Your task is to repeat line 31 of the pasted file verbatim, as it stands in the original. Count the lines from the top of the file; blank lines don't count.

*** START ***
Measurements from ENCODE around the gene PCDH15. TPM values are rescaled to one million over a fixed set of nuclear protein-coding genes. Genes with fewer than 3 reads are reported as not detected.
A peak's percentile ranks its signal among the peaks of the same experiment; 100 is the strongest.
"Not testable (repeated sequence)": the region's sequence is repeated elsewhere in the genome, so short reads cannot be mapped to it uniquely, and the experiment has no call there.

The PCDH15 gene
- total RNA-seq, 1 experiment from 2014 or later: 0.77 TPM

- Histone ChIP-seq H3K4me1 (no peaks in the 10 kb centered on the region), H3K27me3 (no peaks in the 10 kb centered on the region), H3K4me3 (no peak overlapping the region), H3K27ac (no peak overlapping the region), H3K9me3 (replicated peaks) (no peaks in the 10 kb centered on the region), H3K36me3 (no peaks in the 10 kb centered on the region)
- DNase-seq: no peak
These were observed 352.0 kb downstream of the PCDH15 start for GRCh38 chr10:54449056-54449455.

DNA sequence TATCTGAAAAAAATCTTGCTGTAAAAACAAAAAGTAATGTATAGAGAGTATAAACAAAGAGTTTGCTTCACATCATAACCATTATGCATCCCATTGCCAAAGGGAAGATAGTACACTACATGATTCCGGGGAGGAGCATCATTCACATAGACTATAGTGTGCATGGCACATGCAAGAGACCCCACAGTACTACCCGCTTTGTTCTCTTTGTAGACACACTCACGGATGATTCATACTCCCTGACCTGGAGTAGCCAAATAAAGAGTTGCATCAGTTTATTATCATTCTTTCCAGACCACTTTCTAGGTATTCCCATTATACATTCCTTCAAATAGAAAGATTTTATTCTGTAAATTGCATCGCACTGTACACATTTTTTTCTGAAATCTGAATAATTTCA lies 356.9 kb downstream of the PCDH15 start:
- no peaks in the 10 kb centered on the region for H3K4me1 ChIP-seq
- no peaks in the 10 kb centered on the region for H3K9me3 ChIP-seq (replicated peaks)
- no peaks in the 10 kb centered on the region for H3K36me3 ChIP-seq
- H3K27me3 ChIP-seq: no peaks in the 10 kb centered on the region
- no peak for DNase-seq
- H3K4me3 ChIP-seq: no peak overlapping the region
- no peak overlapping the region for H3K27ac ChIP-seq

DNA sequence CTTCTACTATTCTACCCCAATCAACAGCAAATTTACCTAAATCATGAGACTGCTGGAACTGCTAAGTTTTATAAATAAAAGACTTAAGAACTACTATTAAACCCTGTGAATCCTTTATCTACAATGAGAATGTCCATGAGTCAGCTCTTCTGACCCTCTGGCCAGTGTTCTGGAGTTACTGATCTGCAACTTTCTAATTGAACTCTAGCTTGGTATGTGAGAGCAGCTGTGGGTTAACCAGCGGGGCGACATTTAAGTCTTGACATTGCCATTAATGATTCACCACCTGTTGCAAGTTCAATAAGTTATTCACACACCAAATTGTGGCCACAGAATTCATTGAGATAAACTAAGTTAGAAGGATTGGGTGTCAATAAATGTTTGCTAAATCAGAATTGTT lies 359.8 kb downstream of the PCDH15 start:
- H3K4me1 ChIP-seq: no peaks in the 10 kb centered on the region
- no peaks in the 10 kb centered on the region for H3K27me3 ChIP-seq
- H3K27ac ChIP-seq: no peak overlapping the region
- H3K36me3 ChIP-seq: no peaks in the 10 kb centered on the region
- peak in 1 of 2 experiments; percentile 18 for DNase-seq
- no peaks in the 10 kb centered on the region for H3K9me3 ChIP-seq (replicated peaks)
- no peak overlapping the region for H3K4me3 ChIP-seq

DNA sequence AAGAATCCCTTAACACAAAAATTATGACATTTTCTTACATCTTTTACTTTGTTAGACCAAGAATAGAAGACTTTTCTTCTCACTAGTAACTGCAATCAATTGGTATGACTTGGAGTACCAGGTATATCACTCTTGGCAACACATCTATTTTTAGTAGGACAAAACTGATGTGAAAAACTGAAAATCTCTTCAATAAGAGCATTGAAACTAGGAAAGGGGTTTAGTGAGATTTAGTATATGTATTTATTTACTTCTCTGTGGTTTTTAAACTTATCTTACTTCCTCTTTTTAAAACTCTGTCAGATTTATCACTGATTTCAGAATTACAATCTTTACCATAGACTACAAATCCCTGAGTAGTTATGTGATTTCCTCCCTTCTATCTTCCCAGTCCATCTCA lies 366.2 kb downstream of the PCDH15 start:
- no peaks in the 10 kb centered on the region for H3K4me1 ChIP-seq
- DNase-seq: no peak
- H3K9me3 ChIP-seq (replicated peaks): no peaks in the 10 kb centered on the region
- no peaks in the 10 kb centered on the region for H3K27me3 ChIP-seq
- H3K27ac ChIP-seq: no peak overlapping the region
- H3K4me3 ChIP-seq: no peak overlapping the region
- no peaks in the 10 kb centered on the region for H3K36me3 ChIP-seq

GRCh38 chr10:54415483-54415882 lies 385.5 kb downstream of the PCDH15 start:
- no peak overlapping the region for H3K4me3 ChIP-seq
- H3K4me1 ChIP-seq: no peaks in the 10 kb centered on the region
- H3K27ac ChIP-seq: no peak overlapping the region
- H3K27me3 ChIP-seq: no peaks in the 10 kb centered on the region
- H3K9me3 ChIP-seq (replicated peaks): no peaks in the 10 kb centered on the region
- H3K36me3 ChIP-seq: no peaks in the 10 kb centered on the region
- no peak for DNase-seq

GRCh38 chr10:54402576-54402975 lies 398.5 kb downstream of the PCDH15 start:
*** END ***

- H3K4me3 ChIP-seq: no peak overlapping the region